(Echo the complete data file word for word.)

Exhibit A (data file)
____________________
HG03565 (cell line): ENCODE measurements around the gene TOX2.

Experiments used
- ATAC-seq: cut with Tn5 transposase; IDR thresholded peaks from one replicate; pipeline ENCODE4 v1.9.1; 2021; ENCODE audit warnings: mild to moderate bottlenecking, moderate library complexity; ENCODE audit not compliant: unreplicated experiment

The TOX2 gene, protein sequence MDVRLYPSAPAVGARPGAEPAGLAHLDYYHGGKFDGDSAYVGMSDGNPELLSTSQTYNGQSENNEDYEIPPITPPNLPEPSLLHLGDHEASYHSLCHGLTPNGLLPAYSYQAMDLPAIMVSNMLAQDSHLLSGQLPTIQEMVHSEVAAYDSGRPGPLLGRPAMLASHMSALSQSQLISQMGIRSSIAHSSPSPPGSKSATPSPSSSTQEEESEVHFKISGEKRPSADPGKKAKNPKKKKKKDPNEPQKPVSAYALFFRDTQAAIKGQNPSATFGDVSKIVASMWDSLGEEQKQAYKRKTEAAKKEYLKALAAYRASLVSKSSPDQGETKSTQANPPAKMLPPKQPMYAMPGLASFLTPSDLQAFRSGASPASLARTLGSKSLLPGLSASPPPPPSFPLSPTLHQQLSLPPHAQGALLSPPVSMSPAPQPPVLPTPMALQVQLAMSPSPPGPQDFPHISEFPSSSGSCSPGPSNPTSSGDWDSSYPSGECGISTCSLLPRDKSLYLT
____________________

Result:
HG03565 (cell line): ENCODE measurements around the gene TOX2.

Experiments used
- ATAC-seq: cut with Tn5 transposase; IDR thresholded peaks from one replicate; pipeline ENCODE4 v1.9.1; 2021; ENCODE audit warnings: mild to moderate bottlenecking, moderate library complexity; ENCODE audit not compliant: unreplicated experiment

The TOX2 gene, protein sequence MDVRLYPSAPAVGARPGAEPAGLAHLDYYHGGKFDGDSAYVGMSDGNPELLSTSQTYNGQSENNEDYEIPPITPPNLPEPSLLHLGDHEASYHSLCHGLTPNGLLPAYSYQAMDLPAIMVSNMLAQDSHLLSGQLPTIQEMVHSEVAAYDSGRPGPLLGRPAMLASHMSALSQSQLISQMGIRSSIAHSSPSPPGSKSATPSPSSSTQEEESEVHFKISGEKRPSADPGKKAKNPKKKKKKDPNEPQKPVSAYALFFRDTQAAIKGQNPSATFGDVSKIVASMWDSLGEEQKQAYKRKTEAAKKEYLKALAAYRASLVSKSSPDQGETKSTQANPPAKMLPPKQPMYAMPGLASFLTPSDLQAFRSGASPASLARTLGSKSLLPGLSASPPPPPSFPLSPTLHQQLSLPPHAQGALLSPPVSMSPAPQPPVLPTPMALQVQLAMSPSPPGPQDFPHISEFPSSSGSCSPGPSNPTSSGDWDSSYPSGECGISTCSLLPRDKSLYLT